My body never seems to time things very well, so of course I’d get a bad cavity in a tooth and have excruciating pain at a time when the dental industry is pretty much on lockdown. The only place I could go to get this fixed was an hour north from where I live, so I set out very early in the morning to get the pain alleviated via root canal. That drive, of course, was going to require a soundtrack.
By chance, I selected “Absentia,” the sixth full-length effort from Italian black metal band Blaze of Sorrow, and it turns out their emotional, melodic approach matched the beauty of my travels ideally. That might not be the most brutal setup to discuss a record that’s awash in heaviness, but the majesty of the sound is not to be denied, and the fact the band also mentions their respect for nature in the bio materials for this record means I must have been fairly well attuned to what they were aiming for and what my brain needed at the time. Blaze of Sorrow also aren’t here trying to make you think things need to be all evil all the time as the band—vocalist/multi-instrumentalist Peter, guitarist A.S., bassist V., and drummer N.—uses plenty of melancholia, sadness, and sweeping emotion to color their music, and it’s what makes them stand out from so many other bands. The songs are practically, for lack of a better word, infectious.
“Settimo requiem” starts with noise and chants before the body of the song kicks in, and great riffs lap the shores. Peter’s harsh shrieks fire up as melodic charges send jolts, and the riffs keep piling up. Soloing burns hard as a forceful surge mounts, brighter guitars lead the way, and things rush to an effusive end. “Furia” rouses and blasts ahead with reckless abandon as grim growls wash over, and glorious leads light up the skies. Darker portions follow, though, as the vocals pelt, and the pace gets speedier. The track settles into shadows as the band keeps pounding to the end. “Sonno d’eterno”
has a clean, reflective start before tearing open at the midsection and pouring out guts. The growls scrape while the playing bursts, hammering the senses as punishing leads flow. Colors rage as the pace blasts ahead, and everything comes to a vicious finish.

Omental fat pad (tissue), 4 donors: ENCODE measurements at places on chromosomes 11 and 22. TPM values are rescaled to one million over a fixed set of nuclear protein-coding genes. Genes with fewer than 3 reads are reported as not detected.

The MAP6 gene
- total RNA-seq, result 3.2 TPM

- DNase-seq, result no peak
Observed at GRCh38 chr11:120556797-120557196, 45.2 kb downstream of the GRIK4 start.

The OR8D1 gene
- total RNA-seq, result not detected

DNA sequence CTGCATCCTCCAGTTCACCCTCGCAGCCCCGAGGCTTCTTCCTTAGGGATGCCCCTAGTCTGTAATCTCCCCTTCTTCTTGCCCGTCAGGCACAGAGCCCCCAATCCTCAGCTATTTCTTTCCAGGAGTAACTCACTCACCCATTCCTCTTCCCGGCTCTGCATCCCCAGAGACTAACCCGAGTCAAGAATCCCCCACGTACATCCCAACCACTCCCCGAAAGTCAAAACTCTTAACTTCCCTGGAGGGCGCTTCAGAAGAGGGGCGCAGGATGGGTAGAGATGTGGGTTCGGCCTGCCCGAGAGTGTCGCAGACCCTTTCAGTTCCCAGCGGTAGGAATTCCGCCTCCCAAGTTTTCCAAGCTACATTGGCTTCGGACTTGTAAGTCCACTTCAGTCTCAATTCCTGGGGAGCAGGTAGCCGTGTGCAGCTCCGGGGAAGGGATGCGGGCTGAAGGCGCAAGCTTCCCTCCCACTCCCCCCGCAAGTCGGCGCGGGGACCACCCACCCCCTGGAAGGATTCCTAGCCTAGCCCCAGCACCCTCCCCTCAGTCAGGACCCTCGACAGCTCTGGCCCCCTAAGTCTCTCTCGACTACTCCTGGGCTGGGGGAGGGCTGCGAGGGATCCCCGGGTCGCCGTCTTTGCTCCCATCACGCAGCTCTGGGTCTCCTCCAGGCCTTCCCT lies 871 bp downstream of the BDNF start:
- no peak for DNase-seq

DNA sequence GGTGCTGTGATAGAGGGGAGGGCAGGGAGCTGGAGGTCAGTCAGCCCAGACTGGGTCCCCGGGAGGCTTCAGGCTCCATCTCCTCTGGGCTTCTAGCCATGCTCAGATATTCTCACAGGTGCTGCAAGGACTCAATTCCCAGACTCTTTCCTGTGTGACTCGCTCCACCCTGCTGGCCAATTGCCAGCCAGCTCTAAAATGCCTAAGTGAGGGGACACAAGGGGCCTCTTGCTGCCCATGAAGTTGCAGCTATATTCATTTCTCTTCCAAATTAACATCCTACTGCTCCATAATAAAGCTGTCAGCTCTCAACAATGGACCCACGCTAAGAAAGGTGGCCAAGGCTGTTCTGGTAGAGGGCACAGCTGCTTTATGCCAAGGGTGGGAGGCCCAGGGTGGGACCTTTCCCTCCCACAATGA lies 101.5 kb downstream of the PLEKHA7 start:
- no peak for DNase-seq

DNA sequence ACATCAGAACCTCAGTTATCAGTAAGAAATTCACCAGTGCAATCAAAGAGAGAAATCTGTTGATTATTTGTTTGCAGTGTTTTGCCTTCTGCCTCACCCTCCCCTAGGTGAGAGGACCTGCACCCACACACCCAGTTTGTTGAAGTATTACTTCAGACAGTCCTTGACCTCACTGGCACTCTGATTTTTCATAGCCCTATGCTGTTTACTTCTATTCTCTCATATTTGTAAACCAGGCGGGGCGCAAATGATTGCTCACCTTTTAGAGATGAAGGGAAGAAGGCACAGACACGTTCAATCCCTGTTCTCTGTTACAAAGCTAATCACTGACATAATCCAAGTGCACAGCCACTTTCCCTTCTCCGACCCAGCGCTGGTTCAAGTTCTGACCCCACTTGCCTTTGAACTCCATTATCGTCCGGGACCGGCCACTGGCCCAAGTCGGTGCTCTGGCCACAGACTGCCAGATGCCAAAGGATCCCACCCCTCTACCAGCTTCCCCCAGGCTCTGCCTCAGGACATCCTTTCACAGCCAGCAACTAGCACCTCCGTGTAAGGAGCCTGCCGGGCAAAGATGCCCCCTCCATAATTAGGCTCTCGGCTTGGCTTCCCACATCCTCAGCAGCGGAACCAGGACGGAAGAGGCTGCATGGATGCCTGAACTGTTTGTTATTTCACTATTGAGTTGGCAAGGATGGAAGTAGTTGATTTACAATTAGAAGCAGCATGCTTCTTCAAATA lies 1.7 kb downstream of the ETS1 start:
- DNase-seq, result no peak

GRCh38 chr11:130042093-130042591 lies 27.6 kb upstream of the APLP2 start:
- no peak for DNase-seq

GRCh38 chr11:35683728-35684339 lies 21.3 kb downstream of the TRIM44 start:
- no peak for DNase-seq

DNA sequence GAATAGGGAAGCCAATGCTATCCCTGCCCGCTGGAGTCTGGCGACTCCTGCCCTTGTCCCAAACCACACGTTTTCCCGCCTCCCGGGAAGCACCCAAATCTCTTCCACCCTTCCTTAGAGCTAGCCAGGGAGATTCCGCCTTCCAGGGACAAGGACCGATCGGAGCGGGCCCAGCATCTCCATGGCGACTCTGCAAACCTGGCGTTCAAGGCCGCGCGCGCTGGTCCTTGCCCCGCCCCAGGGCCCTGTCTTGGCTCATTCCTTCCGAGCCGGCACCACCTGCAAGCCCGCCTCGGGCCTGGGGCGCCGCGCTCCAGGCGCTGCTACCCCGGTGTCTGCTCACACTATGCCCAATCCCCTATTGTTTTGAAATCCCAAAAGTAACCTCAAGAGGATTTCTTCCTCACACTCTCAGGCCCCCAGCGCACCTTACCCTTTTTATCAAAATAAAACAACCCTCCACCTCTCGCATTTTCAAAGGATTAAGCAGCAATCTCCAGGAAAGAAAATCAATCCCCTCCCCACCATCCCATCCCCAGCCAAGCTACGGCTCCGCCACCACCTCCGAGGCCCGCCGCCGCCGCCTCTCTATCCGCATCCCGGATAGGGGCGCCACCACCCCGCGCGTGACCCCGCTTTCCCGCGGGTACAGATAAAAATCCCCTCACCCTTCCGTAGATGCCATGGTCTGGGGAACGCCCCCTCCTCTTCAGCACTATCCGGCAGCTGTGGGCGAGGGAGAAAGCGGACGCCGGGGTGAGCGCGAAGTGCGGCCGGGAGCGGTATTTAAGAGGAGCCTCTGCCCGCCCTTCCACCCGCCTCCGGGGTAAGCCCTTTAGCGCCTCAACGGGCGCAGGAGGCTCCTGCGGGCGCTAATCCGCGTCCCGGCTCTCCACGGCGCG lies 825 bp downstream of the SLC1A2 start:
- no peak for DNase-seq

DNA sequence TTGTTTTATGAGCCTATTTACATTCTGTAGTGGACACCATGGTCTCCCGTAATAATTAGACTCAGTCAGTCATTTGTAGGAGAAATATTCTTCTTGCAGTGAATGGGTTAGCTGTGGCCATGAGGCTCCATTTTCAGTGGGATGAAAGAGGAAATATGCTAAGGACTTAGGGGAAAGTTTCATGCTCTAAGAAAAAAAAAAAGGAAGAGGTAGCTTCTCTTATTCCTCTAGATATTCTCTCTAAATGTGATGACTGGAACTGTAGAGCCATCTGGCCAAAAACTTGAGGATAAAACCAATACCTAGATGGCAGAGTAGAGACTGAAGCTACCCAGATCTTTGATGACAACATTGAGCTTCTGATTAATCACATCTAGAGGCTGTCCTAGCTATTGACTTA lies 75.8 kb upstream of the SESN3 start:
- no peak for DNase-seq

“Notturna” has a huge opening with big guitars making their way through and gnarly playing leaving bruises. The fiery pace calms for a stretch, letting cool air in before things ramp up again as the storm breaks, and the growls smother. Blackened attacking makes its way in before the song comes to a gigantic finish. “Hybris” is punchy and melodic but also speedy, shaking your brain in your skull. Catchy leads run amok while the soloing scorches, and a brief pause turns into a chaotic burst. “Cupio dissolve” has a tempered beginning as a mood is built, and then the track kicks down the door as gruff growls mash digits. The track continues to penetrate as warm guitar leads send up a light, and the guitars rampage to a damaging end. “Morte di un immortale” closes the album with acoustic flourishes and folkish vibes. Winds woosh through your hair as the world opens up, and the song comes to a rustic final resting place.
“Absentia” is a fantastic record to absorb right about now when so many people are in isolation, and having something that touches upon so much of what you’re feeling really can scratch your surface. No way Blaze of Sorrow could have known any of this was coming or that they planned it this way, but obvious something cosmic is at work here, so it’s nice to have this period to appreciate these songs. This is a band that continues to grow and mature as time goes on, and they sound as strong and balanced as they ever have six records into their career.
For more on the band, go here: https://www.facebook.com/blazeofsorrow
To buy the album, go here: https://store.eisenton.com/
For more on the label, go here: https://www.eisenton.de/